newsWe choose to consume bad news, and then we complain about it. Bad news has always been there, what;’s changed is that we are now fed a daily diet which is, without doubt, psychologically harmful. But, you can take precaustions.
A few minutes ago some nice people came to my door. They told me that they wanted to share some good news with me. I’m generally up for that, but in this case I had started this post a few minutes earlier and want to get back to my writing.
I excused myself, and wished them well, saying that I hoped the rest of their day would be filled with people who are more receptive than I had been. Then it occurred to me that they might be messengers, sent to me at precisely the right moment. It was certainly ‘coincidental’ that they should choose that particular moment to call.
Having declined to have a conversation along the lines they had intended, and since I was already working on the same theme, I launched into a sermon entitled ‘Don’t listen to the news because it does your head in’ (working title). And we had a lovely conversation.
And the point is…?
We live in an age of plenty, but as I’ve written before, more is not necessarily better (see Muzak to My Ears). We tend to think of over-consumption being related to a plague of material things, including food and drink. But the same is true of information. Over-consumption of news is a bad thing for our health and welfare.
I first learned about this while reading Emile Coué (1857-1926), the French pharmacist and psychologist who developed auto-suggestion as a means of healing and self-improvement. If I remember correctly, he said that we should protect our children form the news by preventing them from reading newspapers (the only medium during most of his his lifetime).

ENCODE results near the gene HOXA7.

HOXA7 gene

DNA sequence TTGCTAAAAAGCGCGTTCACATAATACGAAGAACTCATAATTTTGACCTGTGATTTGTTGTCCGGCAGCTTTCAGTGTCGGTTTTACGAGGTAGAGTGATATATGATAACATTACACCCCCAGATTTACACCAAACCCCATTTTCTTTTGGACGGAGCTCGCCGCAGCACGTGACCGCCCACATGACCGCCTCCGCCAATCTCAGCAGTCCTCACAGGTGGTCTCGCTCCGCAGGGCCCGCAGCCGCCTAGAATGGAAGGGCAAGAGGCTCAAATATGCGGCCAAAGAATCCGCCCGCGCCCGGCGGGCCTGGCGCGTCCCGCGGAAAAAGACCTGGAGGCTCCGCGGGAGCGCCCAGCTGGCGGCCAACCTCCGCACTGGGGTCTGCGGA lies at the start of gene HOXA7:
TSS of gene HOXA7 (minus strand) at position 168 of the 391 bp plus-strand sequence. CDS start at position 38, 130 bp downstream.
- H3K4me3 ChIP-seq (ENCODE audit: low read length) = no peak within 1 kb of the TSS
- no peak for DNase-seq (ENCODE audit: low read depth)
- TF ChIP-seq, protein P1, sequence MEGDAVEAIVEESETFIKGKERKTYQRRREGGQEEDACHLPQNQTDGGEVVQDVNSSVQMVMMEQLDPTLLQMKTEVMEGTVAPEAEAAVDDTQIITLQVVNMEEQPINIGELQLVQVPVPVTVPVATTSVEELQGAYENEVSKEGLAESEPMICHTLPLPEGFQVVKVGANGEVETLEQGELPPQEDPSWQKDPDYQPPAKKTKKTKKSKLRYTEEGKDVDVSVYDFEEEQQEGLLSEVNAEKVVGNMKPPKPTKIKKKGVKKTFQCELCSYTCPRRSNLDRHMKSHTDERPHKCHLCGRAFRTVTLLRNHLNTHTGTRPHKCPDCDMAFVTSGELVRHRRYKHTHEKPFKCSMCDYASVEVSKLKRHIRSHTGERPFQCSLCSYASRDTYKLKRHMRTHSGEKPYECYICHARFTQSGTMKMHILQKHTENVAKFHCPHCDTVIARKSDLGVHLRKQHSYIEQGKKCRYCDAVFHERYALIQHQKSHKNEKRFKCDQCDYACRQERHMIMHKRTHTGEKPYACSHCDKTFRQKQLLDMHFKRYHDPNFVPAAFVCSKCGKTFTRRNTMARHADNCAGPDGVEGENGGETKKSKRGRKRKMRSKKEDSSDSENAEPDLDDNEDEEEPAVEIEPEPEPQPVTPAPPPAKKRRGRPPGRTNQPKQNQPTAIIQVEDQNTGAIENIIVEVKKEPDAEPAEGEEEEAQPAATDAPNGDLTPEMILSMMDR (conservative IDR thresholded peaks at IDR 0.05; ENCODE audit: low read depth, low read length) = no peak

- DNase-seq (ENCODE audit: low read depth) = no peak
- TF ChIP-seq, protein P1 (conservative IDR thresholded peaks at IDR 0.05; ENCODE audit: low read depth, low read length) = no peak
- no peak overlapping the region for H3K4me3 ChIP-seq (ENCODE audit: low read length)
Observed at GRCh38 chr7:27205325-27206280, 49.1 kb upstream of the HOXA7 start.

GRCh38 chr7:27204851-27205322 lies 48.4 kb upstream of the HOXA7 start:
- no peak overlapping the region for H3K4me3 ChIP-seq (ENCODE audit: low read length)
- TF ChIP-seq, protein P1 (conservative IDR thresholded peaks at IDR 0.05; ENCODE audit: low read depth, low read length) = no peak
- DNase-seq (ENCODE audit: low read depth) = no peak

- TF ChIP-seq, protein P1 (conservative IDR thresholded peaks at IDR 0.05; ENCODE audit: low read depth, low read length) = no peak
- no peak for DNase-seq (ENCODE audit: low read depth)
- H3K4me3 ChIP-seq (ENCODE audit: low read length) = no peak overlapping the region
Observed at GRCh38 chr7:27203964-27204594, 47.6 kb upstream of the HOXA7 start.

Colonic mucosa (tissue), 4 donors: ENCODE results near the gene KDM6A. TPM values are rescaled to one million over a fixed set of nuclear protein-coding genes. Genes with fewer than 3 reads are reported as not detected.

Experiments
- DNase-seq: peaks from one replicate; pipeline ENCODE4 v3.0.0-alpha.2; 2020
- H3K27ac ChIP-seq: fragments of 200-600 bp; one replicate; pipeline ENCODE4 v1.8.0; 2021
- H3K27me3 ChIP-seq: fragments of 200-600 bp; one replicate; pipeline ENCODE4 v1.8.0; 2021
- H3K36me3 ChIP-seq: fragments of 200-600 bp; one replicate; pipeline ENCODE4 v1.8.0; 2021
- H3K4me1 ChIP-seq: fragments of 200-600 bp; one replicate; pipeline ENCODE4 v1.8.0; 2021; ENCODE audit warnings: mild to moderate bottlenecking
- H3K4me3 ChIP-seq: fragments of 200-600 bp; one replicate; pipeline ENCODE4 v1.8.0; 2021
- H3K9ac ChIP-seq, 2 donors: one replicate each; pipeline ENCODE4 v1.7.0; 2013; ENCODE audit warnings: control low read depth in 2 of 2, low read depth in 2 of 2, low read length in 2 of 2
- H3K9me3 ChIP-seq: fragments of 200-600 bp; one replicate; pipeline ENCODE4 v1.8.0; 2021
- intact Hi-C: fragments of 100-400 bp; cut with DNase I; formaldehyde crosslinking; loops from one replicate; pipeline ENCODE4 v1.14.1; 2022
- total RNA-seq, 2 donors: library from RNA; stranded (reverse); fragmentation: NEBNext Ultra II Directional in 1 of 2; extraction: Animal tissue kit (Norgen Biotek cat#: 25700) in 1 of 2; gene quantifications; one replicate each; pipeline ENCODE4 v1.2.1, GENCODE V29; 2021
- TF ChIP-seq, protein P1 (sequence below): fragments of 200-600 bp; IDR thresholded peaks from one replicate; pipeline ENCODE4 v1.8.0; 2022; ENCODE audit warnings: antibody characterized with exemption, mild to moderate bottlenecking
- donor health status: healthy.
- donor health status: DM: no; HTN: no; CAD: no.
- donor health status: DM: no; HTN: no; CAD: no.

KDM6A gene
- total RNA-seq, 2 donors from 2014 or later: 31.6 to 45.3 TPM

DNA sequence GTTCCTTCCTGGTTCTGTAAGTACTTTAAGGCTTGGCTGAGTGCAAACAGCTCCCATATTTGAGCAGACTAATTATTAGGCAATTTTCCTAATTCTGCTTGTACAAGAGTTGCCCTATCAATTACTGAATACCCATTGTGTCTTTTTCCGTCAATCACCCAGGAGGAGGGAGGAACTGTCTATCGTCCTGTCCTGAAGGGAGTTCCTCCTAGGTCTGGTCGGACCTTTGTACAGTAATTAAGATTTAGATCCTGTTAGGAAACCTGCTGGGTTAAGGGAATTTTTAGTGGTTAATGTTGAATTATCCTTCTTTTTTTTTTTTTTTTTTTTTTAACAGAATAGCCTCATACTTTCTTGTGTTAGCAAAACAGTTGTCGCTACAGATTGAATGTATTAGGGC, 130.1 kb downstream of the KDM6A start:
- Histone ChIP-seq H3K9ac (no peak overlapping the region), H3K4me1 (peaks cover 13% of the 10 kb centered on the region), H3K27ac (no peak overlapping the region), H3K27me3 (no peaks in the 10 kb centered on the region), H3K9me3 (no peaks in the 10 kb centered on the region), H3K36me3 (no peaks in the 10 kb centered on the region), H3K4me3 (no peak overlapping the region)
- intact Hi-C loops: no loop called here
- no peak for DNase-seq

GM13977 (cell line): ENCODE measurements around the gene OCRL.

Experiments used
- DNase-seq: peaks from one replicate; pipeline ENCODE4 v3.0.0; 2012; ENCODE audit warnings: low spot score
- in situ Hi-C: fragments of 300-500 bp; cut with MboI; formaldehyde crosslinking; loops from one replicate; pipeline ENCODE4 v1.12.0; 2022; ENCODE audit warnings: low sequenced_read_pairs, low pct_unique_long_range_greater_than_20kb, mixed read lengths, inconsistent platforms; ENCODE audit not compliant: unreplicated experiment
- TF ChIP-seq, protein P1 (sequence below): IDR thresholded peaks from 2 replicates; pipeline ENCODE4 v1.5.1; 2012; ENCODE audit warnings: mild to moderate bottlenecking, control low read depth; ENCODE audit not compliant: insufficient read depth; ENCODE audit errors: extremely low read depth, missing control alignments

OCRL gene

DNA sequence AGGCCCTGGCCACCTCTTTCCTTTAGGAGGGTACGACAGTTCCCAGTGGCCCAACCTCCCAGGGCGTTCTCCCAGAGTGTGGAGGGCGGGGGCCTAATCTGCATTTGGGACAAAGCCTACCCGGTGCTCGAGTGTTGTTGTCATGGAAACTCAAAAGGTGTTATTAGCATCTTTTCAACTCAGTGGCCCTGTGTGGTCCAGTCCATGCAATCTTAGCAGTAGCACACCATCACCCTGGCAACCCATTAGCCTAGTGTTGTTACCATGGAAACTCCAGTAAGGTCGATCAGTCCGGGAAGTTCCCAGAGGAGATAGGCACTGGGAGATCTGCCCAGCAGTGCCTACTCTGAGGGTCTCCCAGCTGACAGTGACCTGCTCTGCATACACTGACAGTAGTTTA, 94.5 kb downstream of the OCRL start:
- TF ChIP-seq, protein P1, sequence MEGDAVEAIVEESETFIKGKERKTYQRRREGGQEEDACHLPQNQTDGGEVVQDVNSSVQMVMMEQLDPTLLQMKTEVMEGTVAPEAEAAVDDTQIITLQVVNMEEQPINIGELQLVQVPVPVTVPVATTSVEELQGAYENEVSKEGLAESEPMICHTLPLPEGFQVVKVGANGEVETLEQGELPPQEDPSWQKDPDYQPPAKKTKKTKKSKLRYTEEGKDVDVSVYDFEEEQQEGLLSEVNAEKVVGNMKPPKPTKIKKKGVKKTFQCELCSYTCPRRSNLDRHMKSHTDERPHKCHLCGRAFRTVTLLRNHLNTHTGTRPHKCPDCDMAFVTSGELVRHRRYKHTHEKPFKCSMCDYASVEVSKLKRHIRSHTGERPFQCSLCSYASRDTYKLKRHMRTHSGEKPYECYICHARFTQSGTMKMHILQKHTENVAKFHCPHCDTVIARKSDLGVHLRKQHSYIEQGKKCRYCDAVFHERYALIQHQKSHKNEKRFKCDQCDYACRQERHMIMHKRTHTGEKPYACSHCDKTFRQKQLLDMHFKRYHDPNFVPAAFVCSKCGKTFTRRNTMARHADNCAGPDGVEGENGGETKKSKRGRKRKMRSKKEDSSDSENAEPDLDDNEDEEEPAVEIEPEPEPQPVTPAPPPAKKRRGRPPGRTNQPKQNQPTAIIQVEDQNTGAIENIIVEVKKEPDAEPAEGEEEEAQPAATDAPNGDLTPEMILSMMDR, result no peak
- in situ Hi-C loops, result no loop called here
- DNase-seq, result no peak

Creatures of habit
As adults, we’d do well to heed the advice for ourselves. If the news is important enough you’ll get to hear about it anyway, there’s certainly no need to over-consume it by looking and listening out for it. Remove bad news from your diet and feel the difference.
It’s always struck me as a daft habit to watch the late-night news just before we go to bed. We wish for sweet dreams but fill our minds with the acrid ingredients of humankind at its worst. On TV they tell us in advance that the images might disturb us, yet there’s no comparable health warning for the content in general. ‘Consume in moderation’ would be good advice, and ‘never before retiring for the night’, could be added.
Some months ago I bookmarked an article about this, there’s a link below. The writer is far less circumspect in presenting their views of how harmful the news is for us. It leads to fear and aggression and hinders your creativity and ability to think deeply. The solution? Stop consuming it altogether, they say.